Homemade Sauerkraut in a Jar is one of the easiest recipes to make. It only takes three ingredients and a mason jar and a week for the fermenting process.
There are certain things that you get used to buying packaged from the grocery store and when you find out how easy it is to make your own sauerkraut, you wonder why you didn’t know about it sooner.
Homemade fermented sauerkraut is ridiculously easy to make! It tastes nothing like processed package sauerkraut and tastes great on these pork chops.
What you will love about this recipe
- It's easy! You only need three ingredients to make fermented sauerkraut.
- It's healthy! This recipe is Lacto-fermented which means it contains lactobacillus which is good bacteria that supports gut health and your immune system.
Here is what you will need
This is an overview of the ingredients and steps to make this easy sauerkraut recipe; scroll down for a printable recipe card with exact measurements and instructions.
- Sea Salt
- Caraway Seeds (optional)
- Wide mouth one-quart mason canning jar
- Small 8-ounce mason jar or jelly jar
- Chef's Knife
- Large mixing bowl
How to make fermented sauerkraut
Prepare the ingredients: clean and dry a one-quart mason jar.
Rinse the head of the cabbage, and remove the outer leaves. Use a sharp knife to cut the cabbage into 4 wedges. Then slice each wedge of cabbage into ribbons. You can also use a food processor with a slicing disk for this.
Place the shredded cabbage into a large bowl.
Sprinkle sea salt on top of the shredded cabbage and allow for the salt and cabbage rest for about 10 minutes. Gently massage the cabbage for a few minutes and stir in the caraway seeds.
Stuff the cabbage into a clean jar pressing down as you go. It may seem like all of the cabbage won't fit, but it will.
Once the cabbage has been packed into the glass jar; use a smaller jar or glass to press down the sauerkraut. Store the jar at room temperature away from direct sunlight for at least 5 days to allow for the fermentation process. Each day press down on the smaller jar to make sure that the cabbage is submerged in the brine. After a few days, you will notice air bubbles forming which is perfectly normal. That is part of means your sauerkraut is fermenting.
Note: The jar may not completely fill up with sauerkraut, and that's okay. It's more important to press it down and be sure the cabbage is completely covered with the brine.
Ingredient notes & substitutes
The complete list of ingredients to make this flatbread pizza is above. Below are notes about some of the ingredients, along with ideas for substitutes.
Cabbage - green cabbage works best, mainly because of its moisture content. Try to choose fresh cabbage from a farmer's market when it's in season; it contains more water, which will help with the brine.
Sea Salt - Himilayan or Celtic sea salt is type of salt I use to cook. Sea salt it can be substituted with kosher salt if sea salt is not available Do not use salt with iodine to ferment. Iodine can inhibit the growth of beneficial bacteria.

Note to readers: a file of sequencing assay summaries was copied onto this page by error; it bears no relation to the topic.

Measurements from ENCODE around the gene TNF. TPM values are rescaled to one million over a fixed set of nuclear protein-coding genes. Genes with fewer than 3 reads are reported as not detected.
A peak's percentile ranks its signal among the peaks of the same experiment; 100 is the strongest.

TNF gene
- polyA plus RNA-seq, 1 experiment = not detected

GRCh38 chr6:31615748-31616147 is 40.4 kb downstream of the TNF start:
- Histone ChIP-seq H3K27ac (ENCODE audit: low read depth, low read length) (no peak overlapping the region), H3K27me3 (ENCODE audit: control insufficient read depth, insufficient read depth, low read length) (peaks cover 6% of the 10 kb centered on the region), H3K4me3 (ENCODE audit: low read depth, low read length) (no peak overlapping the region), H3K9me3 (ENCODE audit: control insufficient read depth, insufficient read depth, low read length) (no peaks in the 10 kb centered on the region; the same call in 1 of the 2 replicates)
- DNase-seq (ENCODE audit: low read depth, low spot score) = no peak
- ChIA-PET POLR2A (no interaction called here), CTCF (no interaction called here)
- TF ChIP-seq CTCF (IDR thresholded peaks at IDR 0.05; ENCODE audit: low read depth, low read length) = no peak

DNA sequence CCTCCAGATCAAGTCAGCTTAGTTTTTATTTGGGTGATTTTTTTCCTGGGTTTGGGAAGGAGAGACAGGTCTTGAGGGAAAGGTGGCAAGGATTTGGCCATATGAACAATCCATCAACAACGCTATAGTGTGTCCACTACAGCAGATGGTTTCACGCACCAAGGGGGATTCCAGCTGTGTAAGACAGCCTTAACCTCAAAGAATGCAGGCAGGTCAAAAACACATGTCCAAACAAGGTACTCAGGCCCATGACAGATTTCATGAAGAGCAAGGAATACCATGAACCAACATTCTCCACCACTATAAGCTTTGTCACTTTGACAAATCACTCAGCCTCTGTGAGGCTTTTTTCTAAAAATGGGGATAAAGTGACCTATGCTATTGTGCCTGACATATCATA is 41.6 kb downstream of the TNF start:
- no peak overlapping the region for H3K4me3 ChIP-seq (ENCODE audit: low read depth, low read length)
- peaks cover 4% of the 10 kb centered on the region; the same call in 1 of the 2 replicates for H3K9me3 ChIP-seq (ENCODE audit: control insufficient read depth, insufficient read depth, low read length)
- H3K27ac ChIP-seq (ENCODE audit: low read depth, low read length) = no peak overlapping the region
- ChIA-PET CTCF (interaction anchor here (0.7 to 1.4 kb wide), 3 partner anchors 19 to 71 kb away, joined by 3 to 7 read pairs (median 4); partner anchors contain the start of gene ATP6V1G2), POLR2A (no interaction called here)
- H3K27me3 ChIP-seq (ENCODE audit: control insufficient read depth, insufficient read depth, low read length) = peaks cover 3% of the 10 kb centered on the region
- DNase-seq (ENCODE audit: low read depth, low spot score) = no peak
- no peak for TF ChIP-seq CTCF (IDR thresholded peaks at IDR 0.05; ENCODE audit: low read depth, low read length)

How to store homemade sauerkraut
Once the sauerkraut is fermented, store it covered in the refrigerator for up to six months.
How to use homemade sauerkraut
Our favorite way to enjoy homemade sauerkraut is with pork chops.
This is a basic sauerkraut recipe. It can be adapted to your tastes, here are a few suggestions.
Green and red cabbage - use a combination of red and green cabbage for a colorful version of sauerkraut.
Add veggies - Flavor your sauerkraut with hearty veggies such as shredded carrots, beets, or kohlrabi.
Spicy sauerkraut - Add one to two cloves of chopped garlic and a teaspoon or two of diced jalapeno peppers.
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Tips & Questions
- Add extra weight to the small jar with a few marbles or you can get fancy and use these glass fermentation weights.
- Check for contamination! If the sauerkraut feels slimy or has a foul odor, toss it out.
- If there is not enough brine, and the cabbage seems dry after being massaged with salt, make a brine to add to the cabbage - mix together a cup of water and 1 teaspoon of salt.
No, you don't need to drain the brine from the sauerkraut, unless it is overly moist, or if you prefer your sauerkraut dry.
One tablespoon should be enough salt for a 1 ½ pound of cabbage, which is what a small head typically weighs. If you are using a larger head (medium-sized cabbage) or prefer more salt, add a little salt (up to a teaspoon).
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Click on serving size to scale this recipe
- one medium to large head of cabbage
- 1 tablespoon sea salt
- 1 tablespoon caraway seeds
- shred the cabbage using a food processor or mandolin slicer and place it into a large bowl
- sprinkle the cabbage with sea salt and set aside for about 10 minutes to allow cabbage to release water
- once the cabbage starts to release water, use your hands massage the cabbage for a few minutes to expel more water
- stuff the cabbage into a 1-quart mason jar pressing down with your hands as you go
- once all of the cabbage is in the jar continue to press until liquid covers all of the cabbage
- place a smaller glass or weight onto the top of the cabbage
- cover the jar loosely and allow it to sit at room temperature for 5 to 10 days.
- NOTE: fermentation will happen faster in warmer temperatures and it will take longer in cooler temperatures
- Use red cabbage in place of green cabbage or use a combination of both
- Add 1 to 2 shredded carrots to the cabbage
- Add 2 cloves of chopped garlic or jalapeno peppers
Nutrition information provided is an estimate and can vary based on cooking methods and ingredients used
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